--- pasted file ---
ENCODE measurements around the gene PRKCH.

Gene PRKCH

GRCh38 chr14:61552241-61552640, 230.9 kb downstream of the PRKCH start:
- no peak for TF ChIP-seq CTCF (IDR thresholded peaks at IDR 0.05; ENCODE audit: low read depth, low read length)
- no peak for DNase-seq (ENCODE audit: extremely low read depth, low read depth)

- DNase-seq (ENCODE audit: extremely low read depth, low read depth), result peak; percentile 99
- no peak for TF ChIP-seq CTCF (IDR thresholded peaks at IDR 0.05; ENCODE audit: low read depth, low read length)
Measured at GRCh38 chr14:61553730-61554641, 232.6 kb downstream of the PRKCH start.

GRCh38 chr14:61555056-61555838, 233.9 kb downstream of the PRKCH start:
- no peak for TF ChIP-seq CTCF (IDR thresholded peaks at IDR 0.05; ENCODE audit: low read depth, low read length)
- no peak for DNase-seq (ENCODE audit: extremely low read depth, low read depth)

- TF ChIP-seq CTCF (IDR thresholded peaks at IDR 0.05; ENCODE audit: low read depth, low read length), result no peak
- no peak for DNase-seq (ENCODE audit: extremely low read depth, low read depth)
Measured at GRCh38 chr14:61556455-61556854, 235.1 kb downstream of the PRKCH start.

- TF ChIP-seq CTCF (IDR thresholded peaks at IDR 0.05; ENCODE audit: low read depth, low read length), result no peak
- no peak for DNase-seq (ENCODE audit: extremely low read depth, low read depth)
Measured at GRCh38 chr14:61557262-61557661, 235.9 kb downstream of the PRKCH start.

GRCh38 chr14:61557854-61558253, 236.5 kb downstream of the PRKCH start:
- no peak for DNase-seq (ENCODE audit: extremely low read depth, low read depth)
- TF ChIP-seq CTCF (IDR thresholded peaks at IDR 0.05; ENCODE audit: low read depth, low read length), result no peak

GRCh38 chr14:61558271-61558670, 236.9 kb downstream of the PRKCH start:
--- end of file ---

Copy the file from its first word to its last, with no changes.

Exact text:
ENCODE measurements around the gene PRKCH.

Gene PRKCH

GRCh38 chr14:61552241-61552640, 230.9 kb downstream of the PRKCH start:
- no peak for TF ChIP-seq CTCF (IDR thresholded peaks at IDR 0.05; ENCODE audit: low read depth, low read length)
- no peak for DNase-seq (ENCODE audit: extremely low read depth, low read depth)

- DNase-seq (ENCODE audit: extremely low read depth, low read depth), result peak; percentile 99
- no peak for TF ChIP-seq CTCF (IDR thresholded peaks at IDR 0.05; ENCODE audit: low read depth, low read length)
Measured at GRCh38 chr14:61553730-61554641, 232.6 kb downstream of the PRKCH start.

GRCh38 chr14:61555056-61555838, 233.9 kb downstream of the PRKCH start:
- no peak for TF ChIP-seq CTCF (IDR thresholded peaks at IDR 0.05; ENCODE audit: low read depth, low read length)
- no peak for DNase-seq (ENCODE audit: extremely low read depth, low read depth)

- TF ChIP-seq CTCF (IDR thresholded peaks at IDR 0.05; ENCODE audit: low read depth, low read length), result no peak
- no peak for DNase-seq (ENCODE audit: extremely low read depth, low read depth)
Measured at GRCh38 chr14:61556455-61556854, 235.1 kb downstream of the PRKCH start.

- TF ChIP-seq CTCF (IDR thresholded peaks at IDR 0.05; ENCODE audit: low read depth, low read length), result no peak
- no peak for DNase-seq (ENCODE audit: extremely low read depth, low read depth)
Measured at GRCh38 chr14:61557262-61557661, 235.9 kb downstream of the PRKCH start.

GRCh38 chr14:61557854-61558253, 236.5 kb downstream of the PRKCH start:
- no peak for DNase-seq (ENCODE audit: extremely low read depth, low read depth)
- TF ChIP-seq CTCF (IDR thresholded peaks at IDR 0.05; ENCODE audit: low read depth, low read length), result no peak

GRCh38 chr14:61558271-61558670, 236.9 kb downstream of the PRKCH start: